Include alterations in your budget.

You should absolutely have an idea of how much you want to spend before going to your first appointment. One hidden cost that most brides don’t account for when coming up with their wedding dress budget is the cost of alterations. Alterations can cost anywhere between $300-$600, and if you don’t account for that within your dress estimate, you’ll end up going over budget because of the alterations. Before meeting with your consultant, subtract around $500 from your dress budget and give her that number, instead. That way, you can find your dream dress and stay in budget.

Don’t lose too much weight or order your dress in a size too small.

A lot of brides order a dress in a smaller size to motivate them to lose weight. It’s a lot easier to remove fabric than it is to add more fabric in, so it’s smarter to order a dress in your current size and fit it to your new body after weight-loss than it is to order a dress three sizes smaller than you currently are and having to add fabric to the gown or reorder. However, it can also be scary to lose too much weight and end up with a dress that’s too big only weeks before your wedding. Have a realistic goal of how much you want to lose, and talk to your consultant and alterations team to decide what size would be best to order.

Wear nude underwear and a strapless bra.

Remember, you will have a consultant who will help you get dressed and undressed. If you don’t want to be completely exposed, we recommend not wearing a thong and bringing or wearing a bra. Strapless or sticky bras are the best, as you’ll be trying on countless strapless gowns. They also have the least amount of padding, and since some of the dresses come with built-in padding, it will give you the best idea of how it will feel and look on your wedding day. Avoid wearing any bright colors or a push-up bra of any kind.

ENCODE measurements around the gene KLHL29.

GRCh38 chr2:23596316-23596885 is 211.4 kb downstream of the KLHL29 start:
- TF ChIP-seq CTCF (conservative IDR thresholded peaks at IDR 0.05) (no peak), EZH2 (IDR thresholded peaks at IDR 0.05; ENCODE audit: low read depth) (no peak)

Trust your consultant.

Believe it or not, your consultant actually does know what they’re doing and may even know what will look best on you better than you do. Trust your consultant. She knows her stock, and “if she has a feeling about a gown you should try…try it on,” Doreen Leaf Designs encourages. You may hate it – and that’s okay! You won’t hurt their feelings. But you could also completely fall head-over-heels for it.

Limit your store selection to 2-3. 

If you try to stop by every bridal shop in the area, you’ll end up forgetting what dresses you tried on, what dresses you loved, which store the dress you loved the most was at, where you want to return, who you worked with, etc. Having too many options makes things too confusing, so limit your selections to two or three bridal shops in the area. Do research beforehand to choose shops that offer different designers which will make it easier to remember which store had the dress you loved and will allow you to see different styles rather than the same dress again and again.

When you have your “bridal moment,” stop. Don’t keep looking for something better.

Shopping is addicting, and it’s hard to not imagine there being something better out there just waiting for you to find it. FOMO – Fear of Missing Out – is a real struggle during the wedding dress shopping process, but it’s an urge that needs to be repressed if you want to stay sane. Trust that the dress you love is everything you’ve ever imagined and more and that you’ll look beautiful in it walking down the aisle. Is there a dress out there that you’d love more? Probably. But as long as this dress makes you feel absolutely perfect and gorgeous, stop looking for something better. Otherwise, you’ll never stop shopping.


Wedding Dress Shopping | As Seen on

Brides by Maria